A controversial company that provided voting software used in the recent US Presidential Elections has refused to appear in a committee hearing after it previously said it will come.
Dominion Voting Systems, the controversial voter software supplier for the recent US Elections, refused to appear before a bi-partisan committee for a hearing in Pennsylvania regarding the voter fraud that occurred in the recent elections.
House member Dawn Keefer, R-Pennsylvania, expressed her disappointment at the controversial company's refusal to attend the hearing, and emphasized how it blew it's chance to give voters a reason to put their trust in it.
"When Dominion said they were coming and answer questions, this was an opportunity for them to demonstrate who they were, services they were providing, the products they were selling us, and how they were being utilised," Keefer said.
"To give the voters the confidence they are looking for," she continued.
Committee Chairman Seth Grove, R-Pennsylvania, speaking about Dominion's decision to avoid the hearing, said the company previously promised that it will be present during the hearing, but suddenly turned its back on the agreement and refused to attend, NTD News reported.
"Instead of stepping into the light of integrity, dominion voting systems retreated into the darkness," Grove said.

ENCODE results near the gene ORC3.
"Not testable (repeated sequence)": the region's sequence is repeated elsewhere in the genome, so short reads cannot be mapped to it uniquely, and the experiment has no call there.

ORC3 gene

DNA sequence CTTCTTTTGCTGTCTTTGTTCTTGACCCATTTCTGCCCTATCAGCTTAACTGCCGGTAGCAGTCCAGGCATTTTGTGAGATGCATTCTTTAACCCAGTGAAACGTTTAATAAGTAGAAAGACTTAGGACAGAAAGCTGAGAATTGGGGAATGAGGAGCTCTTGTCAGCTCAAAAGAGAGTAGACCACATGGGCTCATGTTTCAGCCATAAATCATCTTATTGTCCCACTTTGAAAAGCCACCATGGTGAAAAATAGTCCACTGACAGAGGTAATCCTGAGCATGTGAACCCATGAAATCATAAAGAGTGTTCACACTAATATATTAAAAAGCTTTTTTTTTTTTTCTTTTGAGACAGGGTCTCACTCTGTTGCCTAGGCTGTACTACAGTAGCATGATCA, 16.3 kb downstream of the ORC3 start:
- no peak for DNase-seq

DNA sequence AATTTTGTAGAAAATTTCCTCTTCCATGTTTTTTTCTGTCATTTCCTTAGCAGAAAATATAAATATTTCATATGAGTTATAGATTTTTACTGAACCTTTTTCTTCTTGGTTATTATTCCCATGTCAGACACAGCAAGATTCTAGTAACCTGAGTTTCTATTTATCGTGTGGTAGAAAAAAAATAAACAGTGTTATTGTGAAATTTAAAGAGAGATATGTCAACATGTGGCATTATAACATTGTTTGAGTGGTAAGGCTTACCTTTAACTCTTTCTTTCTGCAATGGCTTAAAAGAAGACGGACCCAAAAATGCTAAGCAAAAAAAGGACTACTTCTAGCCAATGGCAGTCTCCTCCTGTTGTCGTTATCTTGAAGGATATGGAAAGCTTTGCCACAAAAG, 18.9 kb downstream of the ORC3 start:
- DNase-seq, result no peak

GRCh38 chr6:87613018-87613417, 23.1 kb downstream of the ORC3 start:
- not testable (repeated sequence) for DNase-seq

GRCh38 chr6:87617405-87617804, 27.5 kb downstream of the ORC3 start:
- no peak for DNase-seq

"Why? Why would a vender of public goods, fear discussing their product sold to the public, for the public good. If Dominion's products were successful and operate as they were supposed to, why wouldn't dominion take the opportunity to publicly review its success?" the State rep said.
Several Twitter threads that can be found in lawyer Sidney Powell's Twitter account indicated that Dominion's employees are deleting their LinkedIn accounts to hide their whereabouts. Interestingly, the accounts that belong to the company's software engineers now indicate that they are based in Serbia.
The accounts removal seems to have been a coordinated effort amongst the company's employees, Politicalite UK noted.
Dominion's employees might have tried to delete their accounts, but it's not enough to hide or cover the controversial company's shady connections to some people.
For one, Democrat Nancy Pelosi's former Chief of Staff, Nadeam Elshami, is a key executive for Dominion. Democrat Senator Diane Feinstein's husband, Richard Blum, is a significant shareholder. The Clintons are also somehow connected to the voter software company.
A long Twitter thread, also retweeted by Trump lawyer Powell, discusses in great depth Dominion's connections to the Chinese communist government. In one of the tweets, it is shown that according to Chinese billionaire Guo Wengui, Dominion Voting Systems was developed by a company known as the Founder Technology Group Corporation - a state-owned enterprise based in Shanghai, China.
Founder Group, on the other hand, is a subsidiary of Peking University, which is owned by the Chinese government.
Another tweet, which links to a report from NBC news, indicates that Dominion Voting System's machines use parts that are sourced in China. The Chinese government can force Chinese manufacturers to share crucial info belonging to their clients, such as source codes, materials, and blueprints.